#### Description of Research Projects - Melanie Chanona

**Boson Stars and Black Holes in 2+1 Dimensions**

**Angular Momentum Conservation in the Earth-Moon System: A Quasilocal Approach**

**Linear Stability of Oceanic Fronts in a Shallow Water Model**

In
the
summer
of
2012,
I
investigated
a
special
class
of
black
hole
and
boson
star
solutions
that
only
exist
in
a
spacetime
that
has
two
spatial
dimensions
and
one
time
dimension.
Boson
stars
are
theoretical
objects
that,
in
contrast
to
black
holes,
have
no
event
horizon.
Solutions
in
this
type
of
spacetime
are
of
considerable
interest
as
it
has
developed
into
a
fascinating
test
bed
for
understanding
quantum
gravity
and
has
the
potential
to
increase
our
understanding
of
the
famous
“AdS/CFT”

correspondence
conjecture.
My
work
focused
particularly
on
finding
solutions
with
helical
symmetry
that
were
hitherto
unknown.
I
was
successful
in
fully
constructing
numerical
boson
stars
solutions
and
additionally
was
able
to
find
strong
evidence
to
support
the
existence
of
black
hole
solutions,
which
had
been
conjectured
in
earlier
work
by
my
supervisor
Robert
Mann
and
PhD
student
Sean
Stotyn.

In
the
summer
of
2013,
I
switched
my
focus
within
the
field
of
general
relativity
from
numerical
to
theoretical
work
and
helped
develop
a
novel
theory
that
expresses
the
fundamental
properties
of
the
universe
such
as

conservation
of
energy
and
momentum
in
a
more
elegant
way
than
has
been
done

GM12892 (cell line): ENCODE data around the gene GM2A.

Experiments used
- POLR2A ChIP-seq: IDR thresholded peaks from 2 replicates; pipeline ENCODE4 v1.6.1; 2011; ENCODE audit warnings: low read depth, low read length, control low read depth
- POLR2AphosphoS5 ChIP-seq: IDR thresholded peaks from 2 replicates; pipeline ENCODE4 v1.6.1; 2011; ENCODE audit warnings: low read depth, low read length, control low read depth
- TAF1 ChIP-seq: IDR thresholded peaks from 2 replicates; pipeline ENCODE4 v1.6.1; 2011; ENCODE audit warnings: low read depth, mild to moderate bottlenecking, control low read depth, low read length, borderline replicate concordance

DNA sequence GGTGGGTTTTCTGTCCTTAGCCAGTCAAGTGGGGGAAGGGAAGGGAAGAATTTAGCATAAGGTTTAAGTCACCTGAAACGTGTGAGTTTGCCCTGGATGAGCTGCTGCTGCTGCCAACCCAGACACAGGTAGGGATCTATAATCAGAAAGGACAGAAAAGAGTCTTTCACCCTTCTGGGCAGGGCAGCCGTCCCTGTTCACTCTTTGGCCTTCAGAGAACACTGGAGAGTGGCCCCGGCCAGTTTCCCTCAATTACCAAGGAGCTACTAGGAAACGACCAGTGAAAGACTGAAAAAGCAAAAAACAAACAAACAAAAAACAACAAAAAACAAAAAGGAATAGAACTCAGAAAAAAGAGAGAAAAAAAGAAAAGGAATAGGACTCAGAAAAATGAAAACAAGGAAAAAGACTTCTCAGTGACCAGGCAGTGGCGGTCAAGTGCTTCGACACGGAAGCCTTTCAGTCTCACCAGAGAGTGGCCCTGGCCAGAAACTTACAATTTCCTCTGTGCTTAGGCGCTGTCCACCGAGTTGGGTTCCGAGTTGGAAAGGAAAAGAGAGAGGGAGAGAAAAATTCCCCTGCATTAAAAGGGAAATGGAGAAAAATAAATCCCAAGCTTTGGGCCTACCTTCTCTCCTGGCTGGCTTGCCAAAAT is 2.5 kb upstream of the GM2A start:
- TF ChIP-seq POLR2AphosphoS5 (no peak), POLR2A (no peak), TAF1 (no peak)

before.
The
key
concept
in
this
approach
is
to
enclose
the
system
of
interest
in
a
two
dimensional
quasilocal
rigid
surface
(called
an
RQF)
in
order
to
establish
a
mechanism
for
measuring
the
changing
energy
fluxes
as
the
system
evolves.
My
main
goal
was
to
demonstrate
the
applicability
and
efficacy
of
this
approach
by
accurately
predicting
the
rate
of
recession
of
the
Moon,
which
is
spiraling
away
from
the
Earth

due
to
tidal
effects,
thus
causing
a
transfer
of
angular
momentum.
The
RQF
approach
precisely
reproduced
the
observed
result
of
3.8cm/year

and,
most
importantly,
I
was
able
to
show
this
without
requiring
the
restrictive
conditions
and
assumptions
of
traditional
methods.
Thus
my
work
was
successful
in
motivating
the
use
of
RQFs
and
supported
the

claim
that
it
is
a
superior
method
for
understanding
and
describing
gravitational
effects
in
a
broad
variety
of
astrophysical
systems.

In
the
summer
of
2014,
I
explored
the
field
of
geophysical
fluid
dynamics.
My
research
involved
the
growth
of
instabilities
in
currents
under
a
variety
of
physical
constraints.
I
began
by
looking
at
a
three-layer
shallow
water
model
that
simulated
the
Antarctic
Shelf
Front,
which
has
striking

topographical
features
that
affect
the
evolution
of
the
current
that
travels
across
it.
The
complexity
of
this
current
motivated
a
closer
examination
of
the
dynamics
of
each
layer
independently
and
I
was
able
to
determine
that

the
most
interesting
features
occurred
when
the
surface
layer
was
similar
to
a
hyperbolic
tangent
profile.
Using
spectral
collocation
methods

to
numerically
solve
the
equations
that
govern
the
dynamics
of
the
current,
I
was
able
to
solve
for
both
large
scale
and
small
scale

instabilities
and
see
how
the
growth
rates
depended
on
the
depth
of
the
layer.
Under
specific
conditions,
we
can
allow
the
surface
profile
to
‘outcrop’
on
one
side,
in
other
words,
we
can
consider
a
vanishing
layer
depth.
While
previous
work
has
speculated
that
a
two-layer
model
was
needed
to
find
certain
unstable
modes,
I
was
able
to
demonstrate
that
they
in
fact
can
develop
in
a
one-layer
model
only.
Finally,
I
examined
a

parabolic
profile
and
was
able
to
categorize
the
instabilities
into
pairs
that
have
peculiar
asymmetries
on
either
side
of
the
current
jet.
This
also

had
not
been
addressed
in
earlier
explorations
of
this
type
of
setup.